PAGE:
The Invisible Hand?
The only use for enchanting items is when you purchase them, not when you produce them, right?
You can trade the thirty points you spent on Very Wealthy and the twenty on Independent Income, and you save up for the better part of a year to buy that Staff of Lightning right out. But you could have spent those points to buy Magery 1 and Lightning at skill 15, with six other okay spells that you can try.
But points spent on Wealth get a superlinear payout. I could spend 75 points on Multimillionaire 1 and ten on Independent Income. This gets me enough starting cash to buy three magic items like a Ring of Lightning, and I can buy another every month. Good, yes? I do need to spend at least fifteen points on Magery, though — Lightning has an effect based on my level of Magery, and that’s not inherited from item creation.
So, I spent 100 points on a character who can cast three spells and gets an extra spell or two free per month. I could alternately have spent a hundred points on Magery 3 and a fair number of spells that I could use from the start of the campaign.
When should I enchant something for my party?
As far as I can tell, it makes sense to seek a magic item when you have a spell you must be able to cast, but you can’t spend the time it would require to learn that spell and can’t hire someone who knows it. (You have to be a mage to use most magic items, and you need to have access to the related college. So there’s no avoiding Magery.)
So presumably you are not a single-college mage, and the spell has a large number of prerequisites, and you’ve got a giant pile of cash.
But there’s another side to this: you need enough of a market for magic items that people have already produced the item you need. Since it’s pretty much the realm of multimillionaires to purchase magic items, that’s not really happening. As a GM, I strive to produce consistent worlds, so I could only allow a bare handful of magic items, crafted by tinkerers and people thinking more of their legacy than their own power.
Perhaps in advanced age, mages tend to take up either enchanting or teaching, so with a thousand mages in existence you tend to get another couple dozen magic items a year. But this still makes magic items rare and especially valuable.
In short, magic items are not a commodity, and you wouldn’t usually want to use one, so I’m not sure why they’re even in the game.
Making magic items better
The “can be stolen” limitation isn’t going away. We can reduce it by enchanting bracers, chokers, and rings instead of staves.
The extra FP cost is troublesome. Most of the interesting spells cost at least two FP. At skill 15, that’s a 50% reduction — you can cast the spell twice as often on your own. But we can address that by embedding powerstones.
An embedded powerstone gives you two extra points of use per day. (Double in a high mana environment.) So if you enchant up a ten-point powerstone — which requires knowing the Powerstone spell at level 15 — you can store twenty FP worth of item use. You need at least 20 FP to start with in order to cast Powerstone, though.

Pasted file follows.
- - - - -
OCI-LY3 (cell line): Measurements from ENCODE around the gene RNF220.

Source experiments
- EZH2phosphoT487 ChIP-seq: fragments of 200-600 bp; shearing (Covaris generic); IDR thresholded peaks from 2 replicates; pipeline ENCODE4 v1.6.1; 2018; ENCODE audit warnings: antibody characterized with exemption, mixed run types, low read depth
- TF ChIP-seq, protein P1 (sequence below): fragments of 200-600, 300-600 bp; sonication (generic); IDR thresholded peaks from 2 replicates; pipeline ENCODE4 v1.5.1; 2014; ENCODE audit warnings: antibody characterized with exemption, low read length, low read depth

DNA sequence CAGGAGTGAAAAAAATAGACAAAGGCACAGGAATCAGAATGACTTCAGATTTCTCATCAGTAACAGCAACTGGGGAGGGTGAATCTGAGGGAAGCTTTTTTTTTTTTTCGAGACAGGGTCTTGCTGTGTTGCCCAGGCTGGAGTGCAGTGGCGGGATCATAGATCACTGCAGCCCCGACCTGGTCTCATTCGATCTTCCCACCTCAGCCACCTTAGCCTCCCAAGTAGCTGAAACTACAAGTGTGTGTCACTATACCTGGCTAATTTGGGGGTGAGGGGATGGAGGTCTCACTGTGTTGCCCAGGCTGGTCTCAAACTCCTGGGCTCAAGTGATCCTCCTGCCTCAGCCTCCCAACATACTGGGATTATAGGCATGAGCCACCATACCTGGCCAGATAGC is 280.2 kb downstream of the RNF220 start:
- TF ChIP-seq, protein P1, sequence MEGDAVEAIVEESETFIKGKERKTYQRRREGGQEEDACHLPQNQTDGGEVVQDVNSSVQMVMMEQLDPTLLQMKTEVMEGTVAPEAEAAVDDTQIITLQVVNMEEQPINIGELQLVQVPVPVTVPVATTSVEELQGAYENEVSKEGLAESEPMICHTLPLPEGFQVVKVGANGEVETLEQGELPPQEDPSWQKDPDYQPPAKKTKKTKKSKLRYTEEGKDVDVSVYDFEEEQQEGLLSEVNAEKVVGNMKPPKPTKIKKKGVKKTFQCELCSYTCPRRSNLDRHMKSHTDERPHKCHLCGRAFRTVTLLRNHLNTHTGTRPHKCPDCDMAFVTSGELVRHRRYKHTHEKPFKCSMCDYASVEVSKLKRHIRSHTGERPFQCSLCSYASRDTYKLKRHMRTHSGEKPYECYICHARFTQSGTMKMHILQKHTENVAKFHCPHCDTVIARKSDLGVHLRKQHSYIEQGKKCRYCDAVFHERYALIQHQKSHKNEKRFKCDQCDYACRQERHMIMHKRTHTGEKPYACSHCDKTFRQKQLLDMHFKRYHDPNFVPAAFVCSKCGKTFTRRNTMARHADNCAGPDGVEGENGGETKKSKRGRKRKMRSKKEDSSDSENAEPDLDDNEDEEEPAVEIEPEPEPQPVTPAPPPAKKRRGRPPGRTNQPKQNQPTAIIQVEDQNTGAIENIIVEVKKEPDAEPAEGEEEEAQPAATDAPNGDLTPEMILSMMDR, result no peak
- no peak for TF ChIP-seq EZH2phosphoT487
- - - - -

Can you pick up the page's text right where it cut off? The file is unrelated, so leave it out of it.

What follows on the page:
While this doesn’t fix the idea behind enchanting, you can add an Ally group of enchanters (6-10 individuals, appears fairly often, Duty to assist them with their enchanting, etc). Unfortunately, to take advantage of a group of enchanters, the leader of the enchantment needs to know the spell at skill 15 + the number of assistants. Everyone else needs the spell at skill 15 to contribute any appreciable amount of energy. So that won’t get you any magic items for spells you can’t cast, though it might get you a magic item in a few hours that gives you an effective +5 to skill on one spell (in exchange for costing more fatigue).
I need more power!
In a higher-tech environment, TL5 and above, you can use electricity to power spells with the Draw Power spell (Magic 180). You get ten energy points per kilowatt-hour of electricity. This makes quick and dirty enchanting much easier.
You do need at least 60 FP to maintain this spell for the full hour it takes to cast the most basic enchantment — or get a friend who knows Draw Power and Lend Energy, and they can restore energy to you while you enchant. (You could even enchant this into an item…)
Now you get ten energy points per hour of casting per kilowatt of generation. Get six portable generators off Amazon and you can draw all the power you need that way, for up to twelve hours of enchanting — more, if your friend refuels them for you.
If you’re looking at a magitech world, you can produce a windmill and power it by enchanting Wind (Magic 195). A moderately sized windmill could easily produce enough power for one person to enchant all day long with the Quick and Dirty method.
If you use this technique, you still need to add Power 2 to your magic items to make them useful to you. That will cost you ten hours.
With this technique, the Vigil spell (Magic 138), and a rotating team of people (or magic item) casting Lend Energy, you can produce a magic item worth over 3,000 energy points.
The fixed costs are the generator (which I’d put at $50,000 to $200,000, 5% maintenance per year), the Wind enchantment ($20,000 using default calculations, 5% maintenance per year), and the enchanting lab (wild guess $5,000 to $10,000; 20% maintenance per year). The labor costs are two Comfortable salaries for one hour per hundred points of enchantment, plus a surcharge over 12 hours. (A comfortable salary works out to $14/hour at TL5, $19/hour at TL6, etc.)
With this, a normal magic item at TL6 will cost $50 + $28 for every 100 energy points, with a margin for profit. (The rate increases around 1200 energy points.) A Staff of Lightning will probably retail for $350. Adding Power 2 to it will double the price.